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Proposed Newport ordinance hopes to quiet explosions at recycling plant

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Posted at 11:17 PM, Jun 14, 2021
and last updated 2021-06-15 12:13:23-04

NEWPORT, Ky. — Newport City leaders are taking new steps to address explosions at a local scrap metal company.

River Metals Recycling has been operating along the Licking River for decades, but recent complaints by residents forced the city to investigate the daily loud booms that resonate from the company's premises.

A new ordinance was introduced at Monday night's city commission meeting to help ease the problem for those living close to the thunderous business.

The operation of the scrap metal recycling company is noisy: Cars, among other things, are crushed and dismantled on a daily basis.

“The piece of machinery that they use is a large hammer mill that are swung around, so when an automobile or something gets fed into it, it actually shreds,” said Newport City Commissioner Ken Rechtin.

In some cases, a “combustion event,” or explosion happens, shaking nearby homes.

“There are occasions, and it happened very frequently, that they would have explosions,” Rechtin said. “They could be propane tanks, all sorts of things.”

After years of complaints by neighbors, city commissioners are hoping to put an end to it. Under the proposed ordinance, companies like River Metals Recycling would be forced to self-monitor and report every explosion to the city each month.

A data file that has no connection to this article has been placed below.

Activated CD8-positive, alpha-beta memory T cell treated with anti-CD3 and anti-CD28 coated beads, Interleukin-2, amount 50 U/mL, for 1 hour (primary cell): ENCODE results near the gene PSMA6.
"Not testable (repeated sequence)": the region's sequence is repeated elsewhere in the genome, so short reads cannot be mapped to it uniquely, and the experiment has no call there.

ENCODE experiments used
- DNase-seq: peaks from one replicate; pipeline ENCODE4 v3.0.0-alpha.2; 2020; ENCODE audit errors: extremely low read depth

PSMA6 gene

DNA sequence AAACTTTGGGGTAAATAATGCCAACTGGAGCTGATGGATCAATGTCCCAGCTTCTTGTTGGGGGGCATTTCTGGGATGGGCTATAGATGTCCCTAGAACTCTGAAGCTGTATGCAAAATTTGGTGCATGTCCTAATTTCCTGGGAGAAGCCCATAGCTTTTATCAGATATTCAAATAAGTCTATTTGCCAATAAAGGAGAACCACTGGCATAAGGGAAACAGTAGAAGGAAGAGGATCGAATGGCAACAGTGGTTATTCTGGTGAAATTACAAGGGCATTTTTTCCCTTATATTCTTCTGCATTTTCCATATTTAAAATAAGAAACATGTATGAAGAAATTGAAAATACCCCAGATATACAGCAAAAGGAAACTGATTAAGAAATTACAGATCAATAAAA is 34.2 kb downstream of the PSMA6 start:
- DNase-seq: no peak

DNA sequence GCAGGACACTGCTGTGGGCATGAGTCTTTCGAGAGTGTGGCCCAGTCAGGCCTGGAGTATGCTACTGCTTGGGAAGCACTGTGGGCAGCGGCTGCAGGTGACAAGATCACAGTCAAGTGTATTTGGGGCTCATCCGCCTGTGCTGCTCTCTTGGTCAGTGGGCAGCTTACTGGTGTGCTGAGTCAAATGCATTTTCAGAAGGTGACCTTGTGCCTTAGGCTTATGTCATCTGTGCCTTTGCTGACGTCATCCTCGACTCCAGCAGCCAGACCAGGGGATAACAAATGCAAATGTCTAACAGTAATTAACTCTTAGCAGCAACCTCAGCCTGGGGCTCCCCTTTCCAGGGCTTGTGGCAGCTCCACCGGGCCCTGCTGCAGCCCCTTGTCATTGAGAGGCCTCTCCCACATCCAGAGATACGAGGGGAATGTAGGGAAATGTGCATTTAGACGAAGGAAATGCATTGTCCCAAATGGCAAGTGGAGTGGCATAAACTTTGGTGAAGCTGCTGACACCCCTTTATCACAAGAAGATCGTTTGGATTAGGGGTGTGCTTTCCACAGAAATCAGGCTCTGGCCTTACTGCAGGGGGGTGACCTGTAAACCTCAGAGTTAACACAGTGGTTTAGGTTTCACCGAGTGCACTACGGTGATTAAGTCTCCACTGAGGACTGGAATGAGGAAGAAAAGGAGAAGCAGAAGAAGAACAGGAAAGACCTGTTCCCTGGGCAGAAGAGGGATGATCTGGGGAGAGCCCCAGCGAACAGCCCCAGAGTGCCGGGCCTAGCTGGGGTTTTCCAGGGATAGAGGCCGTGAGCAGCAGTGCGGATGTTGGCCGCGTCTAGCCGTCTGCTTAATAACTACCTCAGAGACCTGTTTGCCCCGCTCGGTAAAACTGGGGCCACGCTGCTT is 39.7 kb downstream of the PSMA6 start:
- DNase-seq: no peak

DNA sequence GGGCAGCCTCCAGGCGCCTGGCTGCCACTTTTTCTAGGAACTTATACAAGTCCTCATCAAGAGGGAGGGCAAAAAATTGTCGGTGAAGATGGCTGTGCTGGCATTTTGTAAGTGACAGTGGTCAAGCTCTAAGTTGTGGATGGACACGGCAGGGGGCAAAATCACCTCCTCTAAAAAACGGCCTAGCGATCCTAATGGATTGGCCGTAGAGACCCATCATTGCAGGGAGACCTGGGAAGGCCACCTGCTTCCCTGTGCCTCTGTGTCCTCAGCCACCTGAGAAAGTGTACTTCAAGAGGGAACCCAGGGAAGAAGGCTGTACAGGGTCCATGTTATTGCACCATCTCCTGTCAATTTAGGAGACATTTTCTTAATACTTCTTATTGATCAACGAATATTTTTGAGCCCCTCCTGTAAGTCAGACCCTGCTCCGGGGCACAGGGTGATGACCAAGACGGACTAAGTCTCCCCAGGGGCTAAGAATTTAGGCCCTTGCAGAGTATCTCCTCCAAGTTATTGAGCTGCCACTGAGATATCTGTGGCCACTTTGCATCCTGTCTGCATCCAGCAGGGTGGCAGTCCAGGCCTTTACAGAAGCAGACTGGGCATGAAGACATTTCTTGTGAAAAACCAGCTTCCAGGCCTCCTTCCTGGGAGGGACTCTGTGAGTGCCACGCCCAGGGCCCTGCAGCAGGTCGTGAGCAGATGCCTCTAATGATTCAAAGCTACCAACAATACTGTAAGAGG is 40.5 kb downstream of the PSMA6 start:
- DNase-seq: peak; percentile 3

“This does not model on decibel levels or safety issues; it’s only the fact on the number,” Newport city manager Thomas Fromme said.

Failure to report will result in a fine, and so will explosions in general. Rechtin said he hopes the ordinance encourages the company to be more proactive.

“There are solutions to that, solutions like pre-shredders that actually slit the material before it goes into the shredding machine,” he said. “The ordinance this evening is an encouragement for that industry to make a more modern approach to removing and disposing of metals.”

Ideally, the ordinance will prevent future explosions and increase the quality of life for those who live nearby.

“If we can begin to put the onus on RMR, they’re going to decrease the number,” Rechtin said. “We have a responsibility, I believe, to help the citizens in their quiet enjoyment of the property and their life, so hopefully we can get back to that.”

The ordinance needs a second reading in order to become law. The next commissioners meeting is scheduled for July 19.